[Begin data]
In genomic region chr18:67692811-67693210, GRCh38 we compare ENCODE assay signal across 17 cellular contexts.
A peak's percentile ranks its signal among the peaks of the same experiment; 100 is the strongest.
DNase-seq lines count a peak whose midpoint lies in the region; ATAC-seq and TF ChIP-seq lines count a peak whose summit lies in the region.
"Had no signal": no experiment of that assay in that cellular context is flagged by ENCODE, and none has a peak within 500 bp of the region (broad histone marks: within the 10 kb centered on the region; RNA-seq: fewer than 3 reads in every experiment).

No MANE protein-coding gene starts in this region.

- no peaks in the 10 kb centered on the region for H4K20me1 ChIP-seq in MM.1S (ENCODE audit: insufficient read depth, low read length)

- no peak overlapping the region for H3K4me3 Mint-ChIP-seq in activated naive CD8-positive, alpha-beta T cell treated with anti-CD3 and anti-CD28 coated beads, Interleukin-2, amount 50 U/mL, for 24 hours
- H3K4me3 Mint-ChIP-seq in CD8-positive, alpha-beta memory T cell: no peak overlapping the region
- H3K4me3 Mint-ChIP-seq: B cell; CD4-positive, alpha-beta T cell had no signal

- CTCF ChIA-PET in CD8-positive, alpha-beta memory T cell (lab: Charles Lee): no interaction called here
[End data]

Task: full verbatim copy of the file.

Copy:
In genomic region chr18:67692811-67693210, GRCh38 we compare ENCODE assay signal across 17 cellular contexts.
A peak's percentile ranks its signal among the peaks of the same experiment; 100 is the strongest.
DNase-seq lines count a peak whose midpoint lies in the region; ATAC-seq and TF ChIP-seq lines count a peak whose summit lies in the region.
"Had no signal": no experiment of that assay in that cellular context is flagged by ENCODE, and none has a peak within 500 bp of the region (broad histone marks: within the 10 kb centered on the region; RNA-seq: fewer than 3 reads in every experiment).

No MANE protein-coding gene starts in this region.

- no peaks in the 10 kb centered on the region for H4K20me1 ChIP-seq in MM.1S (ENCODE audit: insufficient read depth, low read length)

- no peak overlapping the region for H3K4me3 Mint-ChIP-seq in activated naive CD8-positive, alpha-beta T cell treated with anti-CD3 and anti-CD28 coated beads, Interleukin-2, amount 50 U/mL, for 24 hours
- H3K4me3 Mint-ChIP-seq in CD8-positive, alpha-beta memory T cell: no peak overlapping the region
- H3K4me3 Mint-ChIP-seq: B cell; CD4-positive, alpha-beta T cell had no signal

- CTCF ChIA-PET in CD8-positive, alpha-beta memory T cell (lab: Charles Lee): no interaction called here